A New York business leader has taken a high profile step toward setting a simple standard for companies that find themselves in the unenviable position of having breached their customers’ privacy: Admit it.
That’s what Sean Strub, Publisher of POZ magazine, a glossy news and health publication targeted towards people living with HIV/AIDS did last week when he learned that one of the company’s sister operations, Community Prescription Service, CPS, had sent a direct mail campaign to the POZ “do not exchange” subscriber list.
In a statement mailed to all POZ subscribers, Strub wrote “A staff decision was made that, in light of the close relationship between POZ and CPS, to allow CPS to send a mailing to the POZ list, including the “do not exchange” names … we clearly did not have sufficient safeguards in place to prevent this type of mistake. Please accept this letter as our formal and sincere apology. Mistakes like this are embarrassing to us and potentially harmful to individuals who subscribe to POZ.”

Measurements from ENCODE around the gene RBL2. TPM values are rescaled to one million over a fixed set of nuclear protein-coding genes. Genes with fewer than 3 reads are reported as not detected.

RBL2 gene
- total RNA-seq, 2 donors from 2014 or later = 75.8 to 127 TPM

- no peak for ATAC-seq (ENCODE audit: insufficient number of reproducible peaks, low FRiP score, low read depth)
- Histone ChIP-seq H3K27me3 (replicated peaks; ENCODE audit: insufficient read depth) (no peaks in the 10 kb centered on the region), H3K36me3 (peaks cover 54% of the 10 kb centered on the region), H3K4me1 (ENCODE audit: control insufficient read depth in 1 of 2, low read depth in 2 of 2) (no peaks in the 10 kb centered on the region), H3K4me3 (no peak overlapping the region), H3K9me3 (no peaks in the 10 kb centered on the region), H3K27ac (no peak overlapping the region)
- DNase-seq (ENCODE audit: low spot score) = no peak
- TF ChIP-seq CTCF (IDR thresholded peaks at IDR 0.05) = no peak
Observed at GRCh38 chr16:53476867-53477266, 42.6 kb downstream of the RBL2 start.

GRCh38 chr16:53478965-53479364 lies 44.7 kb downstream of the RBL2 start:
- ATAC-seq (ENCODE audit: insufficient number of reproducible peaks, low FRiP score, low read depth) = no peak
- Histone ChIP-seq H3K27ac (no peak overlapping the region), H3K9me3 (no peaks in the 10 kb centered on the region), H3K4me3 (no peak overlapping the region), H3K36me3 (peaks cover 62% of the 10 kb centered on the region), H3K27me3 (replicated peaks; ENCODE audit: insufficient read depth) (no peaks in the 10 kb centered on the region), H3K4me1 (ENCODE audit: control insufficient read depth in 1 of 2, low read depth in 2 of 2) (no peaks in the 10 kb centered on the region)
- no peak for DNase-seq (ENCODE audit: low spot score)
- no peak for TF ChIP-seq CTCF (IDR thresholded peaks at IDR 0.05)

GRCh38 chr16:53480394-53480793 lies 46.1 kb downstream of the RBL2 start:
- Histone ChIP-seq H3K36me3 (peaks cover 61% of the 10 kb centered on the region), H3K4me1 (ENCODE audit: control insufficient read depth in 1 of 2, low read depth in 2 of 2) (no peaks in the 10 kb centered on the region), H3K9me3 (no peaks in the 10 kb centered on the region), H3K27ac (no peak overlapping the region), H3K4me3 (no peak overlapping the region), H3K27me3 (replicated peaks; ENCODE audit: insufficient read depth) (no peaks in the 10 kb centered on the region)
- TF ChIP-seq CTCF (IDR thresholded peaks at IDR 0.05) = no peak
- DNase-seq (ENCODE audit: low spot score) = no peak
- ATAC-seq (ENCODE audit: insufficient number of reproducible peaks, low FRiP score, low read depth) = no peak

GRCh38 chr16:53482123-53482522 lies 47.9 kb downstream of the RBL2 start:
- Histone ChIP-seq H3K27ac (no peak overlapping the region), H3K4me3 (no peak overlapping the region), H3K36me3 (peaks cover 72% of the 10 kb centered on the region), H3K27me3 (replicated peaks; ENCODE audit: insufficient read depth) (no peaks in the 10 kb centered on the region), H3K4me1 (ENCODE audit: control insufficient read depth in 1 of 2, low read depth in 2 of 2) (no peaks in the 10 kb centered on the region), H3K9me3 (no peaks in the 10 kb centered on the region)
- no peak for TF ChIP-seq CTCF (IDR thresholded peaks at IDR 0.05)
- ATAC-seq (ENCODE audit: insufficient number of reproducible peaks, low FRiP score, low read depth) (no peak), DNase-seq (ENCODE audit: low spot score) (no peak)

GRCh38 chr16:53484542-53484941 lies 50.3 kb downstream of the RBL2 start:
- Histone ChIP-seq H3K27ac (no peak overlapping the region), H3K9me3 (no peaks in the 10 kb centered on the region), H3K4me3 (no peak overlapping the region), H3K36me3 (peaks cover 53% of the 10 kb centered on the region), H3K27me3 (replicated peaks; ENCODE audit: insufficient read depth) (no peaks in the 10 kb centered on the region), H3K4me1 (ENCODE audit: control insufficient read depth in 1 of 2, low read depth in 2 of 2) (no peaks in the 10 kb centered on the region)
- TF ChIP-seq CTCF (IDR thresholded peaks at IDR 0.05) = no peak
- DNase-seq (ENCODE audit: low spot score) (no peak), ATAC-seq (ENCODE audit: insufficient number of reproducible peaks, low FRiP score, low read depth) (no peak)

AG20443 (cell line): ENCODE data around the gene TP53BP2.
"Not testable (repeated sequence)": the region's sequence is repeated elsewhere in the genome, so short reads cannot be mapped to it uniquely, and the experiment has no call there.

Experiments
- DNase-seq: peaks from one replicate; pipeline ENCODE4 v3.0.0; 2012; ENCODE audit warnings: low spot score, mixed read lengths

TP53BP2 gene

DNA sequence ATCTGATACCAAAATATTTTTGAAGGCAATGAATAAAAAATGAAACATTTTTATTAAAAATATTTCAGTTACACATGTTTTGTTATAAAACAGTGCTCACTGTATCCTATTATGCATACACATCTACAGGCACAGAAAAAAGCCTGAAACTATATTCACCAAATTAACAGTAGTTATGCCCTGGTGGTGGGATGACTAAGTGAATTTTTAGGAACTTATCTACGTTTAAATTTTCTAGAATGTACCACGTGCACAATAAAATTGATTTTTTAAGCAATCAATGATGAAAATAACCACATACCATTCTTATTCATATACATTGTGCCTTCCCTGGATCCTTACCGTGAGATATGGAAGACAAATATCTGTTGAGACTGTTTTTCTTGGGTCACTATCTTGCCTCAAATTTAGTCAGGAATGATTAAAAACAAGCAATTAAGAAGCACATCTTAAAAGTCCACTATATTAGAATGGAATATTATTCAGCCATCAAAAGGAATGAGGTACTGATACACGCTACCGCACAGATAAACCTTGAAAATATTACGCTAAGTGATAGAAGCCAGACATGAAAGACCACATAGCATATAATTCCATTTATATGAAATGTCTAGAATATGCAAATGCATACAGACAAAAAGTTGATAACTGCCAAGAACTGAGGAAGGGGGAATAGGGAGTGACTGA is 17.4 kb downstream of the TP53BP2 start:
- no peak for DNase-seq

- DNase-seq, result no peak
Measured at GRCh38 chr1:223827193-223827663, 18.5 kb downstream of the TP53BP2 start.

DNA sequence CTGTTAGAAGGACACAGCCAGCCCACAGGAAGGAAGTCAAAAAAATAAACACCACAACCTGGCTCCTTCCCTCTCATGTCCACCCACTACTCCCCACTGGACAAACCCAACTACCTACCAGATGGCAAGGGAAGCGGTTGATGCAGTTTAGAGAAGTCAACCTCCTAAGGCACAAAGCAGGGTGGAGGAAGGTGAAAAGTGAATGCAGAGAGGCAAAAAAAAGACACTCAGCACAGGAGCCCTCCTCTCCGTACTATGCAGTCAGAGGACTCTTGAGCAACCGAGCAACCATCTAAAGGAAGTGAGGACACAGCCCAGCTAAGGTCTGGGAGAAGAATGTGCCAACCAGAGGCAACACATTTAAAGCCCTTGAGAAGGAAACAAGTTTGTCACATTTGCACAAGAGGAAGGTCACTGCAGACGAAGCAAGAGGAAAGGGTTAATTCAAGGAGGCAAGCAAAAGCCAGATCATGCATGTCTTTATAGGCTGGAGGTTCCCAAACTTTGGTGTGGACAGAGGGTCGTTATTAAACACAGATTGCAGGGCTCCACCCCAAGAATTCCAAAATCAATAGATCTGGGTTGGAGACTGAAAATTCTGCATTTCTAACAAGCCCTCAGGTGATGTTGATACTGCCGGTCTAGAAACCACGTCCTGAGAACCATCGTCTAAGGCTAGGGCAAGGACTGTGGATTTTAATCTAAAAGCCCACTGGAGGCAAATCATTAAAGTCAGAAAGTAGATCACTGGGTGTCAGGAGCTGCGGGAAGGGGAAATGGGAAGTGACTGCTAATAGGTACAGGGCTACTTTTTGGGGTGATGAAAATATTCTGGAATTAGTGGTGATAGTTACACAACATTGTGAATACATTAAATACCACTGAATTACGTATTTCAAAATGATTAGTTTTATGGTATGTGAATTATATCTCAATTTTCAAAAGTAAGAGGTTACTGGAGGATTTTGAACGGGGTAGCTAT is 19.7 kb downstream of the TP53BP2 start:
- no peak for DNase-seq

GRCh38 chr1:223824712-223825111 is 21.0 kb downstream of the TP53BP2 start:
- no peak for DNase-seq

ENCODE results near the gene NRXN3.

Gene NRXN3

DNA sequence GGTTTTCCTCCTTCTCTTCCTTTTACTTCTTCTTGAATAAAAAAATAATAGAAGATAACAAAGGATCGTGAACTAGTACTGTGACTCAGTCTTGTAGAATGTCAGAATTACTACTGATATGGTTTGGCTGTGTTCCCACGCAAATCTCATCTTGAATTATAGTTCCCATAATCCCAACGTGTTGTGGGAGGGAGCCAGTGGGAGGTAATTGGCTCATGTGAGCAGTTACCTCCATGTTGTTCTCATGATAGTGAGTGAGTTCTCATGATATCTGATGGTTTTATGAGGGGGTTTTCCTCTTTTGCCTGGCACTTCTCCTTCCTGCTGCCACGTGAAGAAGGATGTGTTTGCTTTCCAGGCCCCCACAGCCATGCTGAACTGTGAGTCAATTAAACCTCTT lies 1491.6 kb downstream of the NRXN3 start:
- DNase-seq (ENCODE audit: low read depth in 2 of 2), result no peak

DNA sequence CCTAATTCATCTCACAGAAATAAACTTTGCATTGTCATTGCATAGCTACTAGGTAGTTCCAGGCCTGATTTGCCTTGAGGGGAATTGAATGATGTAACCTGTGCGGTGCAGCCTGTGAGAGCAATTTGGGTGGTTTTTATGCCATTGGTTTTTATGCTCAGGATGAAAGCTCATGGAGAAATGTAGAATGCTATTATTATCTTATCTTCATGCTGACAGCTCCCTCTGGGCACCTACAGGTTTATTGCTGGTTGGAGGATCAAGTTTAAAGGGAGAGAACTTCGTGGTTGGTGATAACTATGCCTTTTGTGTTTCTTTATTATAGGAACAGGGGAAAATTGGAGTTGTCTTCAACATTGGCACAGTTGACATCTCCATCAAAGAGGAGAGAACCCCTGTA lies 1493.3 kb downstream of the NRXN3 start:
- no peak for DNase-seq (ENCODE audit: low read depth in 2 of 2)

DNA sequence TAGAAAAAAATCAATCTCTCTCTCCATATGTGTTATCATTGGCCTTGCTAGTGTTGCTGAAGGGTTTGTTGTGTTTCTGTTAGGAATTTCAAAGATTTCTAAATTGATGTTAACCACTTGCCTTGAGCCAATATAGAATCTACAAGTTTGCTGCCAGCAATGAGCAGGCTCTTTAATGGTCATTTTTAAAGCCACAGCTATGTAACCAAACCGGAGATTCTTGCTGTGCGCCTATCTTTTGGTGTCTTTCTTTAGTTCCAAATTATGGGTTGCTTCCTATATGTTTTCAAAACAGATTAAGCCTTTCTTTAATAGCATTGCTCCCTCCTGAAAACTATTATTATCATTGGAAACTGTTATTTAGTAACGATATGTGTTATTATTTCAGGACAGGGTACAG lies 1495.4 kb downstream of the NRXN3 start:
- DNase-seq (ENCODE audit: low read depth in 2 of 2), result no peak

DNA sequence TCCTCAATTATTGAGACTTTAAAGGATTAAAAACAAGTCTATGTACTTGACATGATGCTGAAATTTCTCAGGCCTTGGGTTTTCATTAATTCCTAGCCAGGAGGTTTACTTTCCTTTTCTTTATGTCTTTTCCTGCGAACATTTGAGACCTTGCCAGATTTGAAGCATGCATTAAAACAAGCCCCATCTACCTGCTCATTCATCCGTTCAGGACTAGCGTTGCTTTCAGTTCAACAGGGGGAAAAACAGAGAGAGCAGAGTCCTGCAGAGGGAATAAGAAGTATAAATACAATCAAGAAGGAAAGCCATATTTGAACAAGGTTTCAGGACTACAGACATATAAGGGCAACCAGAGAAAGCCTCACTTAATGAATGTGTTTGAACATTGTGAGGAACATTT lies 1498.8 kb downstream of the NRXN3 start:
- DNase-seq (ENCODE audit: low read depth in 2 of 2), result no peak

The publication then made $1000.00 contribution to the Privacy Rights Clearinghouse, San Diego, CA.